On Christmas Eve, shortly after “the nice man” drove to Nonna and Papa’s house to bring me the 2014 Lexus LS 460 to review, you and your cousin Calla both crashed for a much needed nap.
Under the care of your grandparents, that meant that Mommy and I, along with Auntie Dana (my sister) and Uncle Andrew, could do whatever in the world we wanted to on that cold yet sunny December afternoon.
Given that there was a brand new Lexus LS 460 sitting in the driveway, we hit the road!
At this point in the letter, I need you to start the soundtack, which is a song called “Flowers In Your Hair,” by The Lumineers:
It’s just that the pictures you’re about to see and the randomness of what you’re about to read is best complimented by such an appropriate song.
We decided to hit the mountaintop freeway, aimlessly headed towards Little River Canyon, where we took you in the 2014 Toyota Tundra we borrowed for your 3rd birthday.
I suggested we hang a left turn onto a barely visible side road next to an old fishing tackle shop.
Fate would have it, the four of us would happen upon a perfectly Americana-style, old abandoned church.
So we checked it out, as any young Generation Y parents would do.
The doors and windows were all gone. A “no trespassing” sign was nowhere to be found.
As we entered the church, it felt like a mix between Jacob’s cabin in the woods on Lost and being in a music video for The Lumineers.
All that we could find in the church was what was left of an antique piano and a once comfy chair.
I liked how the ceiling was painted a dull teal color, for no apparent reason.
How in the world has this place been left in tact all this time? No punk teenagers or meth heads have taken advantage of the situation.
Not even a killer brown bear.
Just an old abandoned church that surprisingly wasn’t creepy.
While I was exploring the place, I thought about all the people, who have all surely passed on from this life by now, but who knew that church as a major part of life.
They learned about God and the teachings of Jesus and the journey to Heaven. Those people made their way out in the ice and snow and sun to see their friends and fellow believers each Sunday morning. There is even a river behind the church where they surely baptized those who were lost but had been found.
That church was a big deal to them. I didn’t take it lightly to be standing on what, especially at one time, was holy ground.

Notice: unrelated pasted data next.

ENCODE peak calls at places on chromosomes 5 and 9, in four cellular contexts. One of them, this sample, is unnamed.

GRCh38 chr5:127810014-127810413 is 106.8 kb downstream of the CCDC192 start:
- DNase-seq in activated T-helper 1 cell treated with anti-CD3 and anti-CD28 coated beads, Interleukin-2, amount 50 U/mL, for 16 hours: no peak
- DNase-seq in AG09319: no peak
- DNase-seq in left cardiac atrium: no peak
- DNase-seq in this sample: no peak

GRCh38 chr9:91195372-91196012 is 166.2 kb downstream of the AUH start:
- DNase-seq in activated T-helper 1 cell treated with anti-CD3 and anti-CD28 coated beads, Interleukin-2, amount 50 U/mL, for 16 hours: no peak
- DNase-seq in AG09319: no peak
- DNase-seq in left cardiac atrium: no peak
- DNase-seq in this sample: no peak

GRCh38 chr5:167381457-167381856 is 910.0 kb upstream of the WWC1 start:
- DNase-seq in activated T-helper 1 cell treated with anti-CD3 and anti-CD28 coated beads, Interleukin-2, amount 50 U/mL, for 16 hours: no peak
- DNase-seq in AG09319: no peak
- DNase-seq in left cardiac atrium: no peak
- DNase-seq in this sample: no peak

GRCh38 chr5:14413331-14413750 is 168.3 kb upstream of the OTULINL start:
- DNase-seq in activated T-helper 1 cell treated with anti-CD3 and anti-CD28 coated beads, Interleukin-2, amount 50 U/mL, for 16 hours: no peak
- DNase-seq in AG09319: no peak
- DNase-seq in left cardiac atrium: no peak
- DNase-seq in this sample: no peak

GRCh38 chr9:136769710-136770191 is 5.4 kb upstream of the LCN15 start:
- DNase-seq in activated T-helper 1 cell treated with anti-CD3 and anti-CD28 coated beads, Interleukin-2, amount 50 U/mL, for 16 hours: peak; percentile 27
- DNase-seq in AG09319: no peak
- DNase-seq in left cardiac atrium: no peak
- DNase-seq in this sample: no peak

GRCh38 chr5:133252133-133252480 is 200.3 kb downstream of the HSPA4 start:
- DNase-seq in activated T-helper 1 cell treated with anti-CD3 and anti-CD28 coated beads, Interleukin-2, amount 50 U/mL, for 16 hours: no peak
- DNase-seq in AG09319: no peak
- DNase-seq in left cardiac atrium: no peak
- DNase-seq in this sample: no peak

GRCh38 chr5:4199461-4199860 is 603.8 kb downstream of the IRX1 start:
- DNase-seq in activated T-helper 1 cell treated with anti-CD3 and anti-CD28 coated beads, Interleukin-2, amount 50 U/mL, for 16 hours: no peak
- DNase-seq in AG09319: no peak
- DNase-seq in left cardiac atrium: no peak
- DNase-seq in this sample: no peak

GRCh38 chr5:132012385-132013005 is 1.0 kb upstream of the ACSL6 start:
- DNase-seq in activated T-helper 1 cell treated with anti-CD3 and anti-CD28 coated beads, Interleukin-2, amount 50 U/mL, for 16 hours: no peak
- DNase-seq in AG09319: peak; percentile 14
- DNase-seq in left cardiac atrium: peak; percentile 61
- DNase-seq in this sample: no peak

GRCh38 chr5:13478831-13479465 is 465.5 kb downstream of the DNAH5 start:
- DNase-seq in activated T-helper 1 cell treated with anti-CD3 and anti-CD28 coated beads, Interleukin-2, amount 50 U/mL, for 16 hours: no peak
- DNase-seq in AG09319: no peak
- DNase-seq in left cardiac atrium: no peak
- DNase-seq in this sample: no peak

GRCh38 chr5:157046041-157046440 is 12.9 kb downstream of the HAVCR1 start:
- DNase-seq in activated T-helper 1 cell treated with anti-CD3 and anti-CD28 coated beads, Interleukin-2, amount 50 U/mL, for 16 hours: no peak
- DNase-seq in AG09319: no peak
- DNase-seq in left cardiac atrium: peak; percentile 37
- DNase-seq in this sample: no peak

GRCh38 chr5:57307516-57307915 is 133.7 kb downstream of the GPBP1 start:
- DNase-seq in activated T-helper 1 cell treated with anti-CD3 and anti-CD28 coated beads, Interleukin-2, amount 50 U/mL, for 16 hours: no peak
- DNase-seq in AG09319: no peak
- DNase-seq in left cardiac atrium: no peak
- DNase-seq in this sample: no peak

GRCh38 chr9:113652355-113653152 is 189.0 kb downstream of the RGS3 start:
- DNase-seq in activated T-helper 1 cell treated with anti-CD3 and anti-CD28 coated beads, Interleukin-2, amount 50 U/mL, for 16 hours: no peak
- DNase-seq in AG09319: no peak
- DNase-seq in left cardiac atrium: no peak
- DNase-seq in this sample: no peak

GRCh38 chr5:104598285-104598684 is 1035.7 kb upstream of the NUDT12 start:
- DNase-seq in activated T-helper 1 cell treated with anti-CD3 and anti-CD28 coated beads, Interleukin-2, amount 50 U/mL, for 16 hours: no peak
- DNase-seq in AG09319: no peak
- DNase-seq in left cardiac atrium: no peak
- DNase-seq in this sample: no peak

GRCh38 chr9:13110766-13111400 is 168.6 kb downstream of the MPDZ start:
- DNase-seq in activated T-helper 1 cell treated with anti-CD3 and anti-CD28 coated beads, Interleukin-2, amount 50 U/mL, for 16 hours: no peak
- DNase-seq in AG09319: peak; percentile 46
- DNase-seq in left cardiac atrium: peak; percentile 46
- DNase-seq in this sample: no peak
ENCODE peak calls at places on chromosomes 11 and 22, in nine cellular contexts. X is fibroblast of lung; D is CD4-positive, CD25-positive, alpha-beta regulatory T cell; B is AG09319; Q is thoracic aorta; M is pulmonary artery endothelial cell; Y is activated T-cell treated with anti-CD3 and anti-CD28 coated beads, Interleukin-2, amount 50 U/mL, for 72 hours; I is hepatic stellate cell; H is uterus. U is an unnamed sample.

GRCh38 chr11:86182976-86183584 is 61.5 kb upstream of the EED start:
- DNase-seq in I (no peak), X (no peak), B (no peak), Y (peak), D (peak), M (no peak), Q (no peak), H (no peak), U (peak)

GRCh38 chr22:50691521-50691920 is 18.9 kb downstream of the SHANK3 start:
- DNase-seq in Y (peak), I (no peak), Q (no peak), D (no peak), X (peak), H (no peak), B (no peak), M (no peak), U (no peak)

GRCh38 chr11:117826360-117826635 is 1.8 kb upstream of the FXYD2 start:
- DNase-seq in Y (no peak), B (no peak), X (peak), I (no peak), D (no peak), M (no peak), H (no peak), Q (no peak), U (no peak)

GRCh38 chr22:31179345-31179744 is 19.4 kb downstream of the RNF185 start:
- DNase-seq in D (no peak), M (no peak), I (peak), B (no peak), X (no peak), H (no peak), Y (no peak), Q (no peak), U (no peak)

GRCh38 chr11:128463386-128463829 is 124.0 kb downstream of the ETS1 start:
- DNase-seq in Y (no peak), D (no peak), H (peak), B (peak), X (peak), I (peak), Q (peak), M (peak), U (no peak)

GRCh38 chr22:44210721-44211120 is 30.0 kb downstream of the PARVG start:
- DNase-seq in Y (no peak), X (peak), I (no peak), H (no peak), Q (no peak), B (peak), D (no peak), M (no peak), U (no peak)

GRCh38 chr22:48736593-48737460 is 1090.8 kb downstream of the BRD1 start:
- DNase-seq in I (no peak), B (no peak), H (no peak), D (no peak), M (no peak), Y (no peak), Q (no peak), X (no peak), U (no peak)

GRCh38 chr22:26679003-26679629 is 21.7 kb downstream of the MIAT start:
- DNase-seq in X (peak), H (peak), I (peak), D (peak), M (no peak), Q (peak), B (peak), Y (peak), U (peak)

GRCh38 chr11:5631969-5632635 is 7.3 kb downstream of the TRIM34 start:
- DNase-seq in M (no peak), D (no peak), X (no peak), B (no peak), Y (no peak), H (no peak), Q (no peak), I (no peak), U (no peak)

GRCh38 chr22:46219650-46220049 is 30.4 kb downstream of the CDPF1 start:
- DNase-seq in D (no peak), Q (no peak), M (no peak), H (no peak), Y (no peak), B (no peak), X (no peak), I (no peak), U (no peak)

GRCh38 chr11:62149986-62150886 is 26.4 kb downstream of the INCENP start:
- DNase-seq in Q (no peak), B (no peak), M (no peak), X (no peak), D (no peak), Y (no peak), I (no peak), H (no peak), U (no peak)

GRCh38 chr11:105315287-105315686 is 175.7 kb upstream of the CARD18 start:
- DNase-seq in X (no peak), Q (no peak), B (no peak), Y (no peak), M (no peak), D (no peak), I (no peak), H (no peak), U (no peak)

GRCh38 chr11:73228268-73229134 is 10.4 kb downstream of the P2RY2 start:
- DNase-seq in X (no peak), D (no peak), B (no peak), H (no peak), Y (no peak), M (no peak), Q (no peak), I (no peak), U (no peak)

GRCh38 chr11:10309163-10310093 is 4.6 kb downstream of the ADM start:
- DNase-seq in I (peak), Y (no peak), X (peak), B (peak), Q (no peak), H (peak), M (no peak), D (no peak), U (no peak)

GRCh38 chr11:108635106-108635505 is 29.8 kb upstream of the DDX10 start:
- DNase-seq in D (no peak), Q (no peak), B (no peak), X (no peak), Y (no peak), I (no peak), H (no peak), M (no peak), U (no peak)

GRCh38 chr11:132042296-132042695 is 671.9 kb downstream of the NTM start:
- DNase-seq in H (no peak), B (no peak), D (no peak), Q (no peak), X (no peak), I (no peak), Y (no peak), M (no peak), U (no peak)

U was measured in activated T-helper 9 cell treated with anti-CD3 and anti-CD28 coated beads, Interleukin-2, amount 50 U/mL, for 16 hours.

So there you have it. That’s the kind of thing your parents do when you’re asleep and your grandparents are there to watch you.
Isn’t it weird to think that, in theory, I have a life separate from you? To think that I seek entertainment and nostalgia and new memories too…
You get that from me, you know.
Disclaimer: The vehicle mentioned in this story was provided at the expense of Lexus, for the purpose of reviewing.
P.S. Here’s a collection of my Toyota family reviews so far; just click on title to read the full story:
A week ago when I published “5 Impractical Ways To Save Your Family Money In 2013,” I intentionally left off one crucial way that I believe our family saves money. Maybe it’s not so much about it saving us money, as much as it helps us manage our budget with even more discipline and focus.
In fact, out of the 5 impractical ways I listed, I see this “6th way” as not only undeniably impractical, but the most important, for our family, at least:
For us, that means we give 10% of our paychecks to our church. From there, a lot of that money goes to helping people not only in our area, but all over the world.
Of course, that 10% of our income isn’t the only money we give to help others, because we help financially support other non-profit organizations that help people too.
But right off the top of every paycheck, we know that 10% of it goes to our church, which in turn helps other people.
I should be clear about something: It’s not that we have a 10% excess in our income. Not at all. Instead, we build our budget around the 10% we tithe.